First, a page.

The city of Rotterdam has gone one step further by retrieving debris from the city’s rivers and port to create a prototype floating park, which is now open to residents and visitors. The Recycled Park is a 140 square metre installation that aims to illustrate that recycled plastic from the open waters can be a valuable and useful material.
This floating structure comprises a series of hexagonal blocks made entirely from recycled plastic waste that, at some point, represents a positive environment impact. It is led by the Recycled Island foundation (RIF), a young organisation that pursue finding an active approach to the worldwide plastic pollution in open waters. It aims at the retrieval of debris in rivers and river mouths, sustainable re-use of plastics, organising clean ups, creating awareness and education.
The park is beneficial for the river’s ecosystem, as it offers a habitat for micro and macro fauna, including snails, flatworms, beetles and fish. Its proposal is to retrieve plastic waste from the New Meuse -a distributary of the Rhine River- just before it reaches the North Sea because it takes the pollution from the inland to the sea.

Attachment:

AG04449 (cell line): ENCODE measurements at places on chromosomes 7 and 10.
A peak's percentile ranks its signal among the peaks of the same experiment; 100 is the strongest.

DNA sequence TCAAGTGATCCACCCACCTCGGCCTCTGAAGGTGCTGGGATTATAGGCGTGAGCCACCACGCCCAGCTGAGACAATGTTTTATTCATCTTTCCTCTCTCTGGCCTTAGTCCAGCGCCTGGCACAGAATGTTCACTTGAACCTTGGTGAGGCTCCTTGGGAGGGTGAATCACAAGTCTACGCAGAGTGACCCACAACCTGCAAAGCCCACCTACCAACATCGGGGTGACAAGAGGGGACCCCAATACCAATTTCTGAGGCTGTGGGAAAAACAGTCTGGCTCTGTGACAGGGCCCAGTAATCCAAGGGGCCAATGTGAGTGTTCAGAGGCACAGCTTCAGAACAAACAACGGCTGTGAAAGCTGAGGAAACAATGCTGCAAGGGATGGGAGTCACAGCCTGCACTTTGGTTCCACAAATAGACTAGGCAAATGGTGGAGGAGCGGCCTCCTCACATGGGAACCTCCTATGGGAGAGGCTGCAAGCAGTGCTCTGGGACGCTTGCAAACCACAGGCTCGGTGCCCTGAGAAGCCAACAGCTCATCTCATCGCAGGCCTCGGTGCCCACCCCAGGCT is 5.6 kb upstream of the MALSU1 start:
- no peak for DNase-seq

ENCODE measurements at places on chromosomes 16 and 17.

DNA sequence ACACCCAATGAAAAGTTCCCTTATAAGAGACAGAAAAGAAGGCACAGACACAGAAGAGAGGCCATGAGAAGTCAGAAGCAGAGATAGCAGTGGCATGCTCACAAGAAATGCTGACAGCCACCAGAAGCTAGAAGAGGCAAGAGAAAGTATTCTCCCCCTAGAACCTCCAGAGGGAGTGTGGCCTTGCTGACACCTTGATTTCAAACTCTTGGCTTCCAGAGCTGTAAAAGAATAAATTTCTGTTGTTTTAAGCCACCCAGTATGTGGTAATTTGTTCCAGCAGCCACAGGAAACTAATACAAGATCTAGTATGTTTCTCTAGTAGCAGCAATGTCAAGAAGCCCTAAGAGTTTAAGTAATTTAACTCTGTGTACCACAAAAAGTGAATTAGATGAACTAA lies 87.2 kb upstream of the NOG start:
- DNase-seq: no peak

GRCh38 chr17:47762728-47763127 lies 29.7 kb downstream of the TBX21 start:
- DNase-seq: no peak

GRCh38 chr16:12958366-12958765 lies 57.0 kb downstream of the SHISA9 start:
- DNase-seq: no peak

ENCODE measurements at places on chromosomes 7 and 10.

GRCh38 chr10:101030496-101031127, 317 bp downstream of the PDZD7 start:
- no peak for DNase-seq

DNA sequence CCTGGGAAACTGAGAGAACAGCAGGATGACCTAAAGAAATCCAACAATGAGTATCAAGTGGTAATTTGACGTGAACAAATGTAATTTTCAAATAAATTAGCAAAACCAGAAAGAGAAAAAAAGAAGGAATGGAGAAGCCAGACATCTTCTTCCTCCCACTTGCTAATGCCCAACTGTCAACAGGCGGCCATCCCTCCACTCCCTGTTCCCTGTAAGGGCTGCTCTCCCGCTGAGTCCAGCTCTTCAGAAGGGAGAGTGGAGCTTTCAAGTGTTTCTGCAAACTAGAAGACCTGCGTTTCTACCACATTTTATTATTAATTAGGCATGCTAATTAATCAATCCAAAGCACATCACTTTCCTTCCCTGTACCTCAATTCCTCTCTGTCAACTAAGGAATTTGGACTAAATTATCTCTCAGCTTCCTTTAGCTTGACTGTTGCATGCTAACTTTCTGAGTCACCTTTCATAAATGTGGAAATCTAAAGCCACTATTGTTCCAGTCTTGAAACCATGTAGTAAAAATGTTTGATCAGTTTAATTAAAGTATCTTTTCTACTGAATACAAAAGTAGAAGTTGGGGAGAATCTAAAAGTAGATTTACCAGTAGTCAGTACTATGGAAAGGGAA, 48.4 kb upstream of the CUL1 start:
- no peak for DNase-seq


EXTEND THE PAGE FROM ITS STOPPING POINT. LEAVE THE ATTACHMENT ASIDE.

‘The realisation of the building blocks in recycled plastics is an important step towards a litter free river’ – Ramon Knoester, from The Recylced Island Foundation.
In order to collect debris, the foundation developed three passive litter traps which were tested, monitored and optimised for a trail period of 1,5 year. The litter traps are able to capture plastics by using the existing stream of the river, and keep them trapped even when the direction of the stream changes.
The Recycled Park project has been possible thanks to the support of BRG (Existing Rotterdam Territory), Citylab 010, Rijkswaterstaat (Ministry of Infrastructure and Water Management), Cargill, Van Der Vorm Real Estate, Audi Environmental Foundation and all the partners that physically contributed to the realisation.
+ all images courtesy of the recycled island foundation